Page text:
Friday, September 24, 1999

Gulf War vets sought for medical study

The Associated Press

        DAYTON, Ohio — An Ohio hospital will participate in the first large-scale study of possible treatments for Gulf War veterans suffering unexplained illnesses, officials said Thursday.

        The Dayton VA Medical Center is among 30 U.S. sites selected to test an antibiotic and among 20 sites to evaluate exercise and another nondrug therapy.

        It's part of a $20 million effort by the Defense Department and Department of Veterans Affairs to explore ways to improve the health of Gulf War veterans.

        About 700,000 men and women served in the war. An estimated 2 percent of them have reported symptoms that have eluded traditional medical explanation, including chronic fatigue, joint pain and memory loss.

        Many are convinced their illnesses may be related to toxins or other chemical or environmental factors.

        One study will focus on exercise and techniques for reducing the severity of the symptoms. The government is seeking 1,350 volunteers.

        The other study will test whether the antibiotic doxycycline improves the health of veterans infected with the microorganism Mycoplasma, which some think may be causing the ailments. A total of 450 volunteers are being sought.

        Dr. John Feussner, the department's chief research and development officer, said the volunteers will be treated by the antibiotic for about a year.

        “If this treatment were to work, that would be quite remarkable,” he said. “The possibility is the patient would be cured.”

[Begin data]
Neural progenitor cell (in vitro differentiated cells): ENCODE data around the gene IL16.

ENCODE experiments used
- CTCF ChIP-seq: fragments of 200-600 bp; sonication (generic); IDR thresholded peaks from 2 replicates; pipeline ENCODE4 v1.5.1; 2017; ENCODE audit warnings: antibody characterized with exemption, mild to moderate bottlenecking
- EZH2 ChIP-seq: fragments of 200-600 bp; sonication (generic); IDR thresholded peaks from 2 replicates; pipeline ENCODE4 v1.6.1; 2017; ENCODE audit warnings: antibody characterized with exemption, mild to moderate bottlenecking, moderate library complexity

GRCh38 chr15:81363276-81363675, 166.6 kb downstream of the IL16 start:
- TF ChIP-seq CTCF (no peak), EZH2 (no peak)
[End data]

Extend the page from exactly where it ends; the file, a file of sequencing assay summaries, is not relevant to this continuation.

Denver Combs, director of the Montgomery County Veterans Service Center, said volunteers may be hard to find.

        He said even though many Gulf War veterans are suffering fatigue, muscle aches, headaches and hair loss, they are distrustful of the government.

        Susan Getz, a nurse on a Navy hospital ship in the Persian Gulf in 1991, said she will not volunteer because she doesn't want to be a guinea pig.

        Ms. Getz returned from the gulf with a sore throat, and since then has suffered severe headaches, swelling of the joints, respiratory problems, stomach ulcers and fatigue.

        Veterans interested in volunteering can call (888) 838-6446.


CDC rejects Fernald study
Local Digest
Bauer proposes 16% flat income tax, cuts in breaks
Budget battle may last
Candidates push for better schools
Council candidates push for improved schools
GOP social spending bill advances
Answers coming, chief assures firefighters
Auction for symphony to include artwork, violin
Bombings put black college on edge, alert
Brush fire tests 10 departments
Cities reconsider gun trade-ins
City not giving up on housing grant
Do two Ludlow jobs conflict?
'Ejay' Callner assisted HUC archivist
Ex-guard jeered by family of victim
Ex-guard to become a prisoner
Ex-magistrate back in jail
FBI focuses on scientist in telescope lens theft
Former Butler Co. magistrate back behind bars
Futurists think global
Guardsmen hailed for tornado work
- Gulf War vets sought for medical study
Independence considers law regulating vicious animals
Landen rape not by serial rapist, DNA proves
Lawmaker says state profiting illegally from license plates
Lucas asks seniors for copies of prescription drug bills
Muslims plan International Academy
New era begins for UC
Paducah workers fear they are dying
Playground lesson in unity
Police chief says alcohol eased job stress
Possible plutonium exposure at Fernald probed
Take a trip back to 1800s with Blue Ash Heritage Day
Turfway has party air for Day of Champions
Two are sought in Covington shooting
Union chief urges study on workplace violence
Voters hold key to new high school
Woman loves fest to the core
Woman's body found in Bond Hill alley